Healthcare workforce shortages by the numbers

Healthcare's workforce shortages have sparked calls to action from hospitals and leaders at the national level.

In a statement submitted to the Senate Health, Education, Labor & Pensions Committee on Feb. 10, the American Hospital Association described the issue as critical, saying "the incredible physical and emotional toll that hospital workers have endured in caring for patients during the pandemic has, among other issues, exacerbated the shortage."

U.S. Surgeon General Vivek Murthy, MD, also issued an advisory May 23 calling the country "to address a growing threat to our individual and collective health: health worker burnout."

The topic has gone mainstream as well, with many Americans expressing concerns in February regarding healthcare's workforce shortages.  

Here are six numbers related to the shortages:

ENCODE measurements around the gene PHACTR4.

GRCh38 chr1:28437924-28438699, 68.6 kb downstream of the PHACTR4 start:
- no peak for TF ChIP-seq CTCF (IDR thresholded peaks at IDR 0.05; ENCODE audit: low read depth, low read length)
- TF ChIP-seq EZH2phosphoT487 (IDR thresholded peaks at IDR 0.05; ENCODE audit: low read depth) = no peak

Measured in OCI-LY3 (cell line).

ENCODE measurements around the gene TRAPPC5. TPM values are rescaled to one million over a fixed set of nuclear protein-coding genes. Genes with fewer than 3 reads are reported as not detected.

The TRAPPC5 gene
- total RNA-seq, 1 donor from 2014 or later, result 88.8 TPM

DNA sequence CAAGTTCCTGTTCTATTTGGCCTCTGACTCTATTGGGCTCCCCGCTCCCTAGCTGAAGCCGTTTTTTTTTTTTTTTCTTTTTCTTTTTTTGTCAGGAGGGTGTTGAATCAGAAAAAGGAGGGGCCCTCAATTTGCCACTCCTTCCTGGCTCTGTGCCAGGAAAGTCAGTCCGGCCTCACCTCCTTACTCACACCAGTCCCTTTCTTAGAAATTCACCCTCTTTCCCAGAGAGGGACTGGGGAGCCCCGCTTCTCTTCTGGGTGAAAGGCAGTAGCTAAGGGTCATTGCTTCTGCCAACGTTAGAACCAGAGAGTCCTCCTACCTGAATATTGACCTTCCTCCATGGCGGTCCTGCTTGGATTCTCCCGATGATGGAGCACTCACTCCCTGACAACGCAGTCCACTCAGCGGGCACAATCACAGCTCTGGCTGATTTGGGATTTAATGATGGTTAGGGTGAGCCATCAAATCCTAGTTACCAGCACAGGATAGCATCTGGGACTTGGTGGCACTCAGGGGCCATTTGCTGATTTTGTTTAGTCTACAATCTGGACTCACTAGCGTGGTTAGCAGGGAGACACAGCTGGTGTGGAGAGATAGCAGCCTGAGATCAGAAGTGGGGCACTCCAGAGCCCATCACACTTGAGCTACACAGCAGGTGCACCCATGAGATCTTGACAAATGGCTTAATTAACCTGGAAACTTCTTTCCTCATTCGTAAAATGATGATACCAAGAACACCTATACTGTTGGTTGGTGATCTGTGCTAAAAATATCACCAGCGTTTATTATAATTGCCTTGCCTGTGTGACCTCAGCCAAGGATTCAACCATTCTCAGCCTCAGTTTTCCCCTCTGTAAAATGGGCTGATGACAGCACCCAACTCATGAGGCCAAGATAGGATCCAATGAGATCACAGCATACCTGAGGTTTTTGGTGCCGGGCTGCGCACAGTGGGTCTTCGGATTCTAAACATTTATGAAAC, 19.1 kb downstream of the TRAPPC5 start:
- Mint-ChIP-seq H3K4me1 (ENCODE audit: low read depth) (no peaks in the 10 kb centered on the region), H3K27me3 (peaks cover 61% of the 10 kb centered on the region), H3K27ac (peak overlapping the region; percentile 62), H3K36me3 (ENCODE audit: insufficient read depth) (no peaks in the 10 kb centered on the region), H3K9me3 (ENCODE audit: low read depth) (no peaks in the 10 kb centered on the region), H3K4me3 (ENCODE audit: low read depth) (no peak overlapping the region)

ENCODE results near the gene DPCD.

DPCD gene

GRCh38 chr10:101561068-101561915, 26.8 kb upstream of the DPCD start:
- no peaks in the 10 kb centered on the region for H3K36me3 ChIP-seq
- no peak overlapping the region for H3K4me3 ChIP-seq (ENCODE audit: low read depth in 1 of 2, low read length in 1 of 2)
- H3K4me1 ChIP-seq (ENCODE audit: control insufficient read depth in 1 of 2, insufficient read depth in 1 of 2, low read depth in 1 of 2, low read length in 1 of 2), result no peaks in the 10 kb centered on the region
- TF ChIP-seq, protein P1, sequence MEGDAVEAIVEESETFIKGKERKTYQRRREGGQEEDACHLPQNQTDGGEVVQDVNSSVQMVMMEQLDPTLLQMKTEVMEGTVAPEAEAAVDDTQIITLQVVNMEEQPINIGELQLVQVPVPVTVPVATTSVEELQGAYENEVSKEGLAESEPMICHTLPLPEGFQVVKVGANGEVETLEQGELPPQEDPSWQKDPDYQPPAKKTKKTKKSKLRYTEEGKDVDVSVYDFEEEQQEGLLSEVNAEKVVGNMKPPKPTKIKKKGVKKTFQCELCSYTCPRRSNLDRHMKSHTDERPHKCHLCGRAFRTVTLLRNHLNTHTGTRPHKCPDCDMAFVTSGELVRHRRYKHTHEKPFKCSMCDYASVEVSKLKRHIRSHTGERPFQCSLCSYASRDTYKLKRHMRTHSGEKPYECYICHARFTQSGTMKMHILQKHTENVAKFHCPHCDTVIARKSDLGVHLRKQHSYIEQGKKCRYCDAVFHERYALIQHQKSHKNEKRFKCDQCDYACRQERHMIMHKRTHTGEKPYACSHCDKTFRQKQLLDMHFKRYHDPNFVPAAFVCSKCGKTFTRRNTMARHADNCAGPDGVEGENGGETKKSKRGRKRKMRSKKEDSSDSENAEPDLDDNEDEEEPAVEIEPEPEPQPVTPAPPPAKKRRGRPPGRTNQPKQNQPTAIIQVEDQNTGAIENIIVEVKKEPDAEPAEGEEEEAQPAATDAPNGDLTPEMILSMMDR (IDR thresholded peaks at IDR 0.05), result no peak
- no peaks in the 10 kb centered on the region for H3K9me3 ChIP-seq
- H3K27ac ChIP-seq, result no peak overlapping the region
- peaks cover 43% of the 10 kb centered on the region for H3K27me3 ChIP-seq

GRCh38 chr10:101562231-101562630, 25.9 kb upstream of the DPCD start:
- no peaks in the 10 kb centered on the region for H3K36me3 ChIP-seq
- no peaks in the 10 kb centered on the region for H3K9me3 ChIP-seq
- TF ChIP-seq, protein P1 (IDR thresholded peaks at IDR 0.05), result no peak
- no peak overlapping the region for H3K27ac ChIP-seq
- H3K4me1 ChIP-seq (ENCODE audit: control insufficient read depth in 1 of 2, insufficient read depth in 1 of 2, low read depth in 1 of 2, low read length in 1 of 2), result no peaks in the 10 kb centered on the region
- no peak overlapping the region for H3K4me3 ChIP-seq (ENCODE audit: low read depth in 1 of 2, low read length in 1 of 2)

1. According to a May 11 McKinsey report, the United States could see a deficit of 200,000 to 450,000 registered nurses available for direct patient care by 2025. 

2. With openings expected from nurses changing occupations or exiting the labor force, the U.S. Bureau of Labor Statistics projects the need for 1.1 million new registered nurses nationwide by 2030.

3. Within the next five years, the U.S. faces a projected shortage of more than 3.2 million lower-wage healthcare workers such as medical assistants, home health aides and nursing assistants, according to a Mercer report

4. The U.S. could face a shortage of 37,800 to 124,000 physicians by 2034, according to data released June 11 from the Association of American Medical Colleges.  

5. Pharmacy technicians are in short supply at hospitals and health systems, with nearly 1 in 10 organizations reporting they had lost at least 41 percent of these workers, according to new American Society of Health System Pharmacists surveys released March 15. 

6. Hospitals and health systems are working to tackle workforce shortages. For example, UW Health is offering nurses $100 more per hour if they work extra shifts as part of the Madison, Wis.-based organization's internal travel program.  

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